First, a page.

Format

Send to

Choose Destination
See comment in PubMed Commons below
Kidney Int. 2006 May;69(9):1511-7.

PPARalpha agonist fenofibrate improves diabetic nephropathy in db/db mice.

Author information

1
Division of Nephrology and Hypertension, Vanderbilt University Medical Center, Nashville, Tennessee, USA.

Abstract

Peroxisome proliferator-activated receptor alpha (PPARalpha) is a member of the ligand-activated nuclear receptor superfamily, and plays an important role in lipid metabolism and glucose homeostasis. The purpose of this study is to determine whether the activation of PPARalpha by fenofbrate would improve diabetes and its renal complications in type II diabetes mellitus. Male C57 BLKS db/db mice and db/m controls at 8 weeks of age were divided to receive either a regular diet chow (db/db, n=8; db/m, n=6) or a diet containing fenofibrate (db/db, n=8; db/m, n=7). Mice were followed for 8 weeks. Fenofibrate treatment dramatically reduced fasting blood glucose (P<0.001) and HbA1c levels (P<0.001), and was associated with decreased food intake (P<0.01) and slightly reduced body weight. Fenofibrate also ameliorated insulin resistance (P<0.001) and reduced plasma insulin levels (P<0.05) in db/db mice. Hypertrophy of pancreatic islets was decreased and insulin content markedly increased (P<0.05) in fenofibrate-treated diabetic animals. In addition, fenofibrate treatment significantly reduced urinary albumin excretion (P<0.001). This was accompanied by dramatically reduced glomerular hypertrophy and mesangial matrix expansion. Furthermore, the addition of fenofibrate to cultured mesangial cells, which possess functional active PPARalpha, decreased type I collagen production. Taken together, the PPARalpha agonist fenofibrate dramatically improves hyperglycemia, insulin resistance, albuminuria, and glomerular lesions in db/db mice. The activation of PPARalpha by fenofibrate in mesangial cells may partially contribute to its renal protection. Thus, fenofibrate may serve as a therapeutic agent for type II diabetes and diabetic nephropathy.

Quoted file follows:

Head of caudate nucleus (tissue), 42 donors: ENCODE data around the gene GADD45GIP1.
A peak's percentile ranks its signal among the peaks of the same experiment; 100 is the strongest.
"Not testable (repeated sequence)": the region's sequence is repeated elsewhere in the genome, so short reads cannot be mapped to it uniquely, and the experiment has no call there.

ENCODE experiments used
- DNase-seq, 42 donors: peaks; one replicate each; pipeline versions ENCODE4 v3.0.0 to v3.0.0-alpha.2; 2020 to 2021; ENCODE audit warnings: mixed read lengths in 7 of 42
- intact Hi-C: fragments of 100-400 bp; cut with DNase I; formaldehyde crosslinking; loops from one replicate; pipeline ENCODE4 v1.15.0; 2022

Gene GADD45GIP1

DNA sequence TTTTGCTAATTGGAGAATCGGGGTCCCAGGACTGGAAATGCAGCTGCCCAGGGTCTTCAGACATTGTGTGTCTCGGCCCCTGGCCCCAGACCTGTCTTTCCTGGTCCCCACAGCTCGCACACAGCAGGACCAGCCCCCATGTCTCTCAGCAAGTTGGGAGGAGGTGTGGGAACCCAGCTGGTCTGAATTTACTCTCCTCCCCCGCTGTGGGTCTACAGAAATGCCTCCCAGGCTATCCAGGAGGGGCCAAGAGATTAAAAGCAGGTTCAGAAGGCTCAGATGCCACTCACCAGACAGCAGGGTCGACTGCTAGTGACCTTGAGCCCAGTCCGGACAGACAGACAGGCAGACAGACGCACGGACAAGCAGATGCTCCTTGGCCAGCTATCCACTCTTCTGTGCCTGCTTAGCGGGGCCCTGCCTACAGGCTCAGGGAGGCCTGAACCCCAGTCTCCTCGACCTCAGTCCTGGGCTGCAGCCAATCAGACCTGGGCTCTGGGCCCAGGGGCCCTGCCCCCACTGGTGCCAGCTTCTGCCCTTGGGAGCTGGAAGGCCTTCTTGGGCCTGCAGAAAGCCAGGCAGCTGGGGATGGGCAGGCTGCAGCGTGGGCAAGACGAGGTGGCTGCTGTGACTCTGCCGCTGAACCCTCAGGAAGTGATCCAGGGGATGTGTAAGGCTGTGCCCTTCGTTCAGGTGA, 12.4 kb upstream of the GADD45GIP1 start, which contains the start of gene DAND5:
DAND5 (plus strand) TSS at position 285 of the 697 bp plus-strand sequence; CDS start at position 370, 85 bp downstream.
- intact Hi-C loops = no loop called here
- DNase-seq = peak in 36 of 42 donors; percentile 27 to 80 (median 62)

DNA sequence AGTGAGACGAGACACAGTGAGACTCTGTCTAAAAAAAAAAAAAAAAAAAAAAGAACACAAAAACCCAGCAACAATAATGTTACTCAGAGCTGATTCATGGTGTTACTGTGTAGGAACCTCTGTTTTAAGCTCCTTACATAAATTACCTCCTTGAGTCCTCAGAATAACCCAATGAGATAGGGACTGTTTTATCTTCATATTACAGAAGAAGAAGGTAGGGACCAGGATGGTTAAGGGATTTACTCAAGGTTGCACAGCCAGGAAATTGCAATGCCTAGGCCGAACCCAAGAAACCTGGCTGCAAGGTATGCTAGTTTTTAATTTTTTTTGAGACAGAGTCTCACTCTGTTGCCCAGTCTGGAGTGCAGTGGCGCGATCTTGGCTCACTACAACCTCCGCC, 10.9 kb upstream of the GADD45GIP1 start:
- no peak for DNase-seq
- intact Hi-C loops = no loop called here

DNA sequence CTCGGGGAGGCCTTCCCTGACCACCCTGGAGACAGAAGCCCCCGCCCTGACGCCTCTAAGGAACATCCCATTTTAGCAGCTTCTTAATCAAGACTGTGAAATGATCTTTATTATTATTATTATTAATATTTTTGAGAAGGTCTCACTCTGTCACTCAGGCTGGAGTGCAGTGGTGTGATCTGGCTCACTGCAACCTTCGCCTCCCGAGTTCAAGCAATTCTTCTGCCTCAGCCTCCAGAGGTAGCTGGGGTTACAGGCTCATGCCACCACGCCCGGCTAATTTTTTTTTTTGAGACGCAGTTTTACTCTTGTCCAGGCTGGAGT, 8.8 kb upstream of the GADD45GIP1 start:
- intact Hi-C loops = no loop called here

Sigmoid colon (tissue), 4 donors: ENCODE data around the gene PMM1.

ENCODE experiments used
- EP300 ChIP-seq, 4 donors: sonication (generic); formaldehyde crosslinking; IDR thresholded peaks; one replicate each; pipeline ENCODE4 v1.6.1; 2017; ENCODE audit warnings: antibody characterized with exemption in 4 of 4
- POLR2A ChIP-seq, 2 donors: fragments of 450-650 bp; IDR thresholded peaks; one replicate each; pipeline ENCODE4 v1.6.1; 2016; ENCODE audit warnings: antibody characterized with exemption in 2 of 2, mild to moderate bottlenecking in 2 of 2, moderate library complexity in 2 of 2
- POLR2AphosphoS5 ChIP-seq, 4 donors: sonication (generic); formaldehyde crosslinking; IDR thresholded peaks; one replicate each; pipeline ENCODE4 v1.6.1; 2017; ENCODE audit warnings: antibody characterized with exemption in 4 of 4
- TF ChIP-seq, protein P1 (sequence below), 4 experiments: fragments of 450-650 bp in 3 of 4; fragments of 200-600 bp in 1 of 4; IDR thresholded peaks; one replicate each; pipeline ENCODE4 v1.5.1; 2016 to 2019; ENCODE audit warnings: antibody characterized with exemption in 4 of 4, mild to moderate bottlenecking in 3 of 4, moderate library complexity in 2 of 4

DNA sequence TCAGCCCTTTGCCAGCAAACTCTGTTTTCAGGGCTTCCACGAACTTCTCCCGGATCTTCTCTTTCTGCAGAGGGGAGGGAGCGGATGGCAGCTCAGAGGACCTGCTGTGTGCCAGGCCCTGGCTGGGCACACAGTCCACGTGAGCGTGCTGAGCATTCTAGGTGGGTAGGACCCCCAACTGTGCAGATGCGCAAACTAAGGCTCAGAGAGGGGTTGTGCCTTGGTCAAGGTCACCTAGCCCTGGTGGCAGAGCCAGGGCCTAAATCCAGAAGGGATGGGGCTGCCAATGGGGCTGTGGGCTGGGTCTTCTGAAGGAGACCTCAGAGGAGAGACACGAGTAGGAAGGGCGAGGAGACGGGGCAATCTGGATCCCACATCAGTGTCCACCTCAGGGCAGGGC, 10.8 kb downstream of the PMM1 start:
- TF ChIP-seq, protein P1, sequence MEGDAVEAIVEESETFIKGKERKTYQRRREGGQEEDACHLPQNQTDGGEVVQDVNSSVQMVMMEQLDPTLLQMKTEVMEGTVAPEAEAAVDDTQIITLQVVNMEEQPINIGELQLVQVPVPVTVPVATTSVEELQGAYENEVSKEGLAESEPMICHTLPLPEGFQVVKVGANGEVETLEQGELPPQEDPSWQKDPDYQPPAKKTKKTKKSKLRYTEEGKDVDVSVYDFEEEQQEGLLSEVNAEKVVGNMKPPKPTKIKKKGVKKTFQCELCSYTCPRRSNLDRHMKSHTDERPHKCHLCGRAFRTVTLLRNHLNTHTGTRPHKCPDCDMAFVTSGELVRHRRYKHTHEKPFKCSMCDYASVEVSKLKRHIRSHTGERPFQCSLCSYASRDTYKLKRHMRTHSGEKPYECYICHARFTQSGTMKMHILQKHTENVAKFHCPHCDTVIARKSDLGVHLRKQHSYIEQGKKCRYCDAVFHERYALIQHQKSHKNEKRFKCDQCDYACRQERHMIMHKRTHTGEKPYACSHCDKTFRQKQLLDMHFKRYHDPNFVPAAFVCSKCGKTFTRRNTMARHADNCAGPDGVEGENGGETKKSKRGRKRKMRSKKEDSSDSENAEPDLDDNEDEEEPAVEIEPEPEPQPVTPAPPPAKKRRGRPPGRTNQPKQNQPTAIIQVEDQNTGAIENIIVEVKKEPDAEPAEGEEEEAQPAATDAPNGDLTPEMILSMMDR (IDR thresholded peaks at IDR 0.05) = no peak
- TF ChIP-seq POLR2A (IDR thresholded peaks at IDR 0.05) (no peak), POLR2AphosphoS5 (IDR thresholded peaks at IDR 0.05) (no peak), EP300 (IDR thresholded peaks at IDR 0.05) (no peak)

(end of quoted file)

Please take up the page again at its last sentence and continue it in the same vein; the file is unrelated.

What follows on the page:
PMID:
16672921
DOI:
10.1038/sj.ki.5000209
[Indexed for MEDLINE]
Free full text
PubMed Commons home

PubMed Commons

0 comments
How to join PubMed Commons

    Supplemental Content

    Full text links

    Icon for Elsevier Science
    Loading ...
    Support Center